-Japan immediately and officially annexes the entire world on the other side of the gate.

-Then they brag about how rich they’re going to get off the resources there.

-No one else is allowed through the gate.

-China and the US want to go through the gate, and the former wants to settle a third (!) of its population on the other side.

Either the JSDF would back down or see what happens when you pit a gain of totally undeveloped and completely theoretical resource deposits against the damage to one of the world’s most trade-dependent economies. But even if they and not Japan backs down, the “Special Region” could easily turn into a political and economic nightmare even without it.

1: Economics.

-Even if you know the resources exist, getting them is a huge problem. You have to find them, which means extensive surveys. Then you have to build the infrastructure, then you have to deal with the bottleneck of one small gate. This will take years and years and years, and that’s assuming that the costs make it viable at all. (As in, if it’s not just cheaper to import them from other countries on Earth)

Considering that there’s so little else of value there, the raw materials are going to make the Special Region sink or swim. And logically, it’d sink, given all the bottlenecks.

And then there’s the opportunity costs. See, you’ve shackled your country to one so much less advanced that there’s very little precedent. The (not exactly trouble-free) reunification of Germany, with similar technology, only with differences of efficiency, is not comparable. Even a reintegration of much more divergent Korea would be a piece of cake compared to absorbing an entire world or even a much less advanced country. At least North Korea has paved roads, for one.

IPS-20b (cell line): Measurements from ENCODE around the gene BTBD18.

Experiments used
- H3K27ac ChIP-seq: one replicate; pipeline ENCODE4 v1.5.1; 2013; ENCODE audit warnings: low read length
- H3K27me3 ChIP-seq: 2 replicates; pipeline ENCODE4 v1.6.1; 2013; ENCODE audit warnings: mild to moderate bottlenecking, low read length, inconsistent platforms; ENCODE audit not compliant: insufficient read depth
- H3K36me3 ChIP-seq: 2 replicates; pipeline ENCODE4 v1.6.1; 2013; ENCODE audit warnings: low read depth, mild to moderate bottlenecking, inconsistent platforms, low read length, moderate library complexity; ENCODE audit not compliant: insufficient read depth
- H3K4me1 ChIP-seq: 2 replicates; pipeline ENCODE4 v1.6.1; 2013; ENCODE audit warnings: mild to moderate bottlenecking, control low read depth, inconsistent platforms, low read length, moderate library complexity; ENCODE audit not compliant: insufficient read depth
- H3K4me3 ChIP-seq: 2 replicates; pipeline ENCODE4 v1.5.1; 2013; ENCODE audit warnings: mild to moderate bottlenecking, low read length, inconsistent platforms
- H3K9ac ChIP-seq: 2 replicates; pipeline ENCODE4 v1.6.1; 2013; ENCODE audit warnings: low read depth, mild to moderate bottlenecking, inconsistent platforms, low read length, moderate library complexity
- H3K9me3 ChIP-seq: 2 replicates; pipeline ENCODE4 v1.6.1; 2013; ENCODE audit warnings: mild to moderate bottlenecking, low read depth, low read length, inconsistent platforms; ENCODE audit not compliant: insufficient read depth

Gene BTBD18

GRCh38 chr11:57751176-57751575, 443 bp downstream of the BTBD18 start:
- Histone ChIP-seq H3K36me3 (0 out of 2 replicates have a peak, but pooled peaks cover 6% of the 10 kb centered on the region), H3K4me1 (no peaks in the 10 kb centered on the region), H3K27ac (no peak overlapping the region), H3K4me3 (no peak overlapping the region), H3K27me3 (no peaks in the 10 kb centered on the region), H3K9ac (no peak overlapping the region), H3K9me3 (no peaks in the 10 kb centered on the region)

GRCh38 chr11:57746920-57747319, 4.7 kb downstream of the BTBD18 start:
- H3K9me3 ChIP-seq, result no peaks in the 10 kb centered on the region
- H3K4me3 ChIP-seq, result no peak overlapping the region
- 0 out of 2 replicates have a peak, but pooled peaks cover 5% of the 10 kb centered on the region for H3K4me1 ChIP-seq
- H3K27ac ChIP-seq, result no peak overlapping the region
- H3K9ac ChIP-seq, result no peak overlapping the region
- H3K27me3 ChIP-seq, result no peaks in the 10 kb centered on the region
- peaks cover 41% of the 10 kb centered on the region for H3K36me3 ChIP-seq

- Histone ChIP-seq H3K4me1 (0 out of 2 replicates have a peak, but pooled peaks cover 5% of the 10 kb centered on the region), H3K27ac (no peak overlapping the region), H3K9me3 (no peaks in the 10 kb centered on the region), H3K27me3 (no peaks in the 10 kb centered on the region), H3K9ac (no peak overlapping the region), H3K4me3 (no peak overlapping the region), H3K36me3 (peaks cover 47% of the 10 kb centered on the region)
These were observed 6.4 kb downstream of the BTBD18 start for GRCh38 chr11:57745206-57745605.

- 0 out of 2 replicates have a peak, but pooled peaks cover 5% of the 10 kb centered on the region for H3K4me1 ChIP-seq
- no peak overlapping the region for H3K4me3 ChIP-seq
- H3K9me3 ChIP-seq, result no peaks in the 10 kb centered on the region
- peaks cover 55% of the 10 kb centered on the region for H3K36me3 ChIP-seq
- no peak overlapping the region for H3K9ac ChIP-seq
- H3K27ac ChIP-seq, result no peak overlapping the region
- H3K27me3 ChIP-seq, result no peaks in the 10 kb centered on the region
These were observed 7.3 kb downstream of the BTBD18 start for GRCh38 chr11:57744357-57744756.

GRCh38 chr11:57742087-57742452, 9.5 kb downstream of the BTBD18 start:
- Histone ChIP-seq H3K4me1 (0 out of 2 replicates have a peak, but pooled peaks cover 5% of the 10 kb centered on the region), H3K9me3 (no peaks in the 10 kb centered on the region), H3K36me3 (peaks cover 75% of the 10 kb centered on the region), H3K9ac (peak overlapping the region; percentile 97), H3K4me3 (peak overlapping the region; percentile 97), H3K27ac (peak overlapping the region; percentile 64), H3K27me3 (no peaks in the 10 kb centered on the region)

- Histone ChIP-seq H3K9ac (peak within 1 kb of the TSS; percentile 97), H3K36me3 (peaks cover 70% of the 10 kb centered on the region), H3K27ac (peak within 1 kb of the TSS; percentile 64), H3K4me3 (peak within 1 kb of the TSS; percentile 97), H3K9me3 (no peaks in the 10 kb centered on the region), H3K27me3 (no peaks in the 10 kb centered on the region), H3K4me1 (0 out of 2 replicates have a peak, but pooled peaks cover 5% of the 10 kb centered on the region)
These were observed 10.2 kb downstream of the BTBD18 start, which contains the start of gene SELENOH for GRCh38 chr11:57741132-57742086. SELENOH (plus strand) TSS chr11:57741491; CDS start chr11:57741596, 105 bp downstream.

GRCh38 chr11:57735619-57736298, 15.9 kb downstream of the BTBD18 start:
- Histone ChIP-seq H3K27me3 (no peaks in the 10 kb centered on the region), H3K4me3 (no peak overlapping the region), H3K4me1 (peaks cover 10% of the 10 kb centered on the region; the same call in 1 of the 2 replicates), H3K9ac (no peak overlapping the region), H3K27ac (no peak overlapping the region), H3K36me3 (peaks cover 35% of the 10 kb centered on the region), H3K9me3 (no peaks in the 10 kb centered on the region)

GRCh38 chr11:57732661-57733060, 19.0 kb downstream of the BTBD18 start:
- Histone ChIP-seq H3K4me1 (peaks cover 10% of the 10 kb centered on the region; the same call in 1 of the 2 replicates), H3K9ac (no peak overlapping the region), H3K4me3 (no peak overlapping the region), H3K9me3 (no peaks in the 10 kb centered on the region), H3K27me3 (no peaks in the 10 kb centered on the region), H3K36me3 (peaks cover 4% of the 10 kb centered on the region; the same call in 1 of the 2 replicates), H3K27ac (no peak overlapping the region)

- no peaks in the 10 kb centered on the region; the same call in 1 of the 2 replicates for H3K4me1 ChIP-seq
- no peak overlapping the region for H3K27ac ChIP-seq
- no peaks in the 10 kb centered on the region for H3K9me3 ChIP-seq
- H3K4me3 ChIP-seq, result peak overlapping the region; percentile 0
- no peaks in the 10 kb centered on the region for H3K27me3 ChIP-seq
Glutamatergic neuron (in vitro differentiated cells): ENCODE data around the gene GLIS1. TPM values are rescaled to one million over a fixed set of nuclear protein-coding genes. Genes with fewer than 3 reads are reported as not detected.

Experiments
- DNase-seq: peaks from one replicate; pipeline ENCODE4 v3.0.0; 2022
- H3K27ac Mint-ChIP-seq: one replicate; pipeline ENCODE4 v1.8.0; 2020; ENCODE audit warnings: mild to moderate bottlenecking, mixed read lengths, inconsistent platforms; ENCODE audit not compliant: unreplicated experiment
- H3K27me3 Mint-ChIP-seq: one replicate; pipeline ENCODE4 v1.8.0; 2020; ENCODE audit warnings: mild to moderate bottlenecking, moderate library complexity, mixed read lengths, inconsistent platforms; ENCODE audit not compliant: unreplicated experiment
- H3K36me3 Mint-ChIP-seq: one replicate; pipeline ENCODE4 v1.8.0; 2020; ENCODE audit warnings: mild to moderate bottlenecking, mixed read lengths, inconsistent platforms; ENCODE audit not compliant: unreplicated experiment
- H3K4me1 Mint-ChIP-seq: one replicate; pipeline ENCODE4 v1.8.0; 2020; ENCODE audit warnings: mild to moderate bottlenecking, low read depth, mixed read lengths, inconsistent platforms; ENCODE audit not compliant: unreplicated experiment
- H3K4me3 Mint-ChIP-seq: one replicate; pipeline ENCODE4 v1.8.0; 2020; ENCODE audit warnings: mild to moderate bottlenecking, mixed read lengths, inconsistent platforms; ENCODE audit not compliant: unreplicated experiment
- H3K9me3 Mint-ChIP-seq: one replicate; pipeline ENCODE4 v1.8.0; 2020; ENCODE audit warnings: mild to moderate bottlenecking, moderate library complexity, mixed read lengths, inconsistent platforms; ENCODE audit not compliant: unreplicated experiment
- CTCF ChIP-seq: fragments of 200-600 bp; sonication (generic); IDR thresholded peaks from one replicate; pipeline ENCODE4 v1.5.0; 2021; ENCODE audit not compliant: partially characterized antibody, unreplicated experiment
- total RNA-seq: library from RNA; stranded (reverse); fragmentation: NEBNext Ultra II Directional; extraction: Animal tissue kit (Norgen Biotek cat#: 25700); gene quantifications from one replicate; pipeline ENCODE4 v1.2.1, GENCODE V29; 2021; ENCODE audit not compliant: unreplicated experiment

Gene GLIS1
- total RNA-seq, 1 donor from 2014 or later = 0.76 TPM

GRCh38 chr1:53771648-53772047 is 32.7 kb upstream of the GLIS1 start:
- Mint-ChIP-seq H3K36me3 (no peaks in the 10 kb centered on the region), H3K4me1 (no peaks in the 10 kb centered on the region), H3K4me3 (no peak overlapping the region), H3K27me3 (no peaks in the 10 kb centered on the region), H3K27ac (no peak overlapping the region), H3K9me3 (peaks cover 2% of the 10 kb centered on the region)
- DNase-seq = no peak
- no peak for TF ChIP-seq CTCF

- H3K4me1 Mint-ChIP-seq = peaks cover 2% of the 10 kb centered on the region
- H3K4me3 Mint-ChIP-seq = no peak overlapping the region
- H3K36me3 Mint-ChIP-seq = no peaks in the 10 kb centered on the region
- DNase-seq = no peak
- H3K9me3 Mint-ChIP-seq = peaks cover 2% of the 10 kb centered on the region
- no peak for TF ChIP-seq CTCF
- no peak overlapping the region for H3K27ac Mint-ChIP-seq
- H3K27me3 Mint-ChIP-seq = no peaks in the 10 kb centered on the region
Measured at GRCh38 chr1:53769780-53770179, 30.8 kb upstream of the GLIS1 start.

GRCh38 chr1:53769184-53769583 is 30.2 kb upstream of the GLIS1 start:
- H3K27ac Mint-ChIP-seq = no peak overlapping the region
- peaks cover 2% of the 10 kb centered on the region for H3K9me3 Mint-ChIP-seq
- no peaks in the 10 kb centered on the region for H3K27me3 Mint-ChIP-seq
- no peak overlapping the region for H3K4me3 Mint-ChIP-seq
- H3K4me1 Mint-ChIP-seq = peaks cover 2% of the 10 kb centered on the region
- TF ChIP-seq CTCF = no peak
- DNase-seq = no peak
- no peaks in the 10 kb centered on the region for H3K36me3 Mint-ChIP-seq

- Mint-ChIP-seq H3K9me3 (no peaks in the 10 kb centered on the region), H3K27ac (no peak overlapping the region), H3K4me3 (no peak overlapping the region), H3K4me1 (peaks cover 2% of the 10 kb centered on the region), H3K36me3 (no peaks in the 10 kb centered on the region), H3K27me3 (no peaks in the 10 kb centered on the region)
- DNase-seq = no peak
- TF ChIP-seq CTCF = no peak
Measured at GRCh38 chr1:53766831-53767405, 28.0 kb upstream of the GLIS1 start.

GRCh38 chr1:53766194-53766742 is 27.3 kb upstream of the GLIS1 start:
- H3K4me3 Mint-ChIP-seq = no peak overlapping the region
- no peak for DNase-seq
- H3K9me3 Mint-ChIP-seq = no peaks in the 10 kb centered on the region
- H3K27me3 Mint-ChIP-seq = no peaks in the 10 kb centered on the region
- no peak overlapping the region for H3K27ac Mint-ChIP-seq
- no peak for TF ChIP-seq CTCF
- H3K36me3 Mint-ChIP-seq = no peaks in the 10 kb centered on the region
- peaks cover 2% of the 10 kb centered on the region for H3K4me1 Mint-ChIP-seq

And this is the best-case scenario, which assumes everyone is completely docile. In any instance with the slightest plausbility, they wouldn’t be.

2: Politics.

Where do I even start?

Ok, first let’s ignore the dubious Sino-American fetish for the gate. The biggest political problem is that the way to endear yourselves to the local population is not to openly view the whole world as nothing but a resources dispenser (which is precisely what the leaders on the other side think about the Special Region). The second-biggest political problem is that by introducing a touch of modernity, you’re going to trigger something beyond your control.

Sure, the people won’t mind if the only paved roads you build are the ones from the mines to the gate. Suure. And they especially won’t want to emigrate to the other side. Sure, you won’t want to go to this world of riches and miracles on the other side, you’ll just keep dirt-farming while the neo-coprosperityists strip-mine that mountain over there.

How many humans (and others) are in the Special Region? I ventured a guess.

-If the Empire has an “average” population density, and is roughly the size of Germany (based off its Holy Roman Empire inspiration), multiple demographics calculators give it a population of around 10.5 million people. But given its more shiny, high-fantasy feel (and ability to send ahistorically large armies), the population could increase to 15 million under the best-case scenario..

-If it’s the size of Turkey (Eastern Roman Empire), population varies from 26 million to 39 million.

So in the lower case, it’s 7 percent of the population of Japan (about 127 million). In the higher case, it’s 30%. I’m being low-end here and only counting the people of that one explored area. Using theorized world population for the 1200-era Middle Ages (350 million baseline, if I multiply it by one and a half its 525 million), that’s 2.7 and 4.1 times the population.

And going to one of the most infamously homogenous countries in the world. Uh-huh. No issues there.